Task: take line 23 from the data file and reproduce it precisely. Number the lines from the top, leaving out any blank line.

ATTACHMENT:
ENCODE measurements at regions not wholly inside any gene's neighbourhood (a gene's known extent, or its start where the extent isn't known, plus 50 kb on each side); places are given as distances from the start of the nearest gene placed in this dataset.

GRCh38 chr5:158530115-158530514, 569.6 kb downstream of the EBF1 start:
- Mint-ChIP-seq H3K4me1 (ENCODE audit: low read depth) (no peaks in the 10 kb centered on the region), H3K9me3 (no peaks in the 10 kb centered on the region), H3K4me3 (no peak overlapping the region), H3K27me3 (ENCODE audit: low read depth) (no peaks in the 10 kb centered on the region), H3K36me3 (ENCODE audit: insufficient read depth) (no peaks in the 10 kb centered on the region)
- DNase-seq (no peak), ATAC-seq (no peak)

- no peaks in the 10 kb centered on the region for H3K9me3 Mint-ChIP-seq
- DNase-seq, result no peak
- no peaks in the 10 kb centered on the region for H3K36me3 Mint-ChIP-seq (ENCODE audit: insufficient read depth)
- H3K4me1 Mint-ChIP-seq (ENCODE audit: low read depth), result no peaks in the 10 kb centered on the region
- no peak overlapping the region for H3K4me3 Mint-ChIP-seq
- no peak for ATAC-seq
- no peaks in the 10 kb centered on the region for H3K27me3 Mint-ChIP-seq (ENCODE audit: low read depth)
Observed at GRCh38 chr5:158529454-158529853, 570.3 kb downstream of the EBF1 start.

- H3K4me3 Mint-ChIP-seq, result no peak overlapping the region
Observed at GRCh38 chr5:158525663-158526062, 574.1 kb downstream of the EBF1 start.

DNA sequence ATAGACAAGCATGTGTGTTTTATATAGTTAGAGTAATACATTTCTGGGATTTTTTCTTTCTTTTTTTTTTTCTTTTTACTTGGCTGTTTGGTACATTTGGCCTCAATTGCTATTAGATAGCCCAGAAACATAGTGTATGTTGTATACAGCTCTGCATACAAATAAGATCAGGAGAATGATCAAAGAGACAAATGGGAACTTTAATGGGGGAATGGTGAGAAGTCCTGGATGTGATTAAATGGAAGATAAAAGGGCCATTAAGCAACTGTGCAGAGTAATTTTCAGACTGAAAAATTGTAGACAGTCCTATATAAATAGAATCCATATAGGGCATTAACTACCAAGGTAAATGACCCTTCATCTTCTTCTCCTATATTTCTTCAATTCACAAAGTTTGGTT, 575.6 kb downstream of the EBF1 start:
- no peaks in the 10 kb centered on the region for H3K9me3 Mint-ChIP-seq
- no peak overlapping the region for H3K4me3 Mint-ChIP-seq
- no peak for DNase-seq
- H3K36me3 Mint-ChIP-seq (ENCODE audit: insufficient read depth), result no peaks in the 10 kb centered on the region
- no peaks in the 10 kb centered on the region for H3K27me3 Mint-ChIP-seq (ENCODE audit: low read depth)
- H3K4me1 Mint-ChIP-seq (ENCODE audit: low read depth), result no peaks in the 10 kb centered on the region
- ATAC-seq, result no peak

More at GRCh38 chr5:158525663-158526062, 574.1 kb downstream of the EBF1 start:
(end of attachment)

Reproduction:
More at GRCh38 chr5:158525663-158526062, 574.1 kb downstream of the EBF1 start: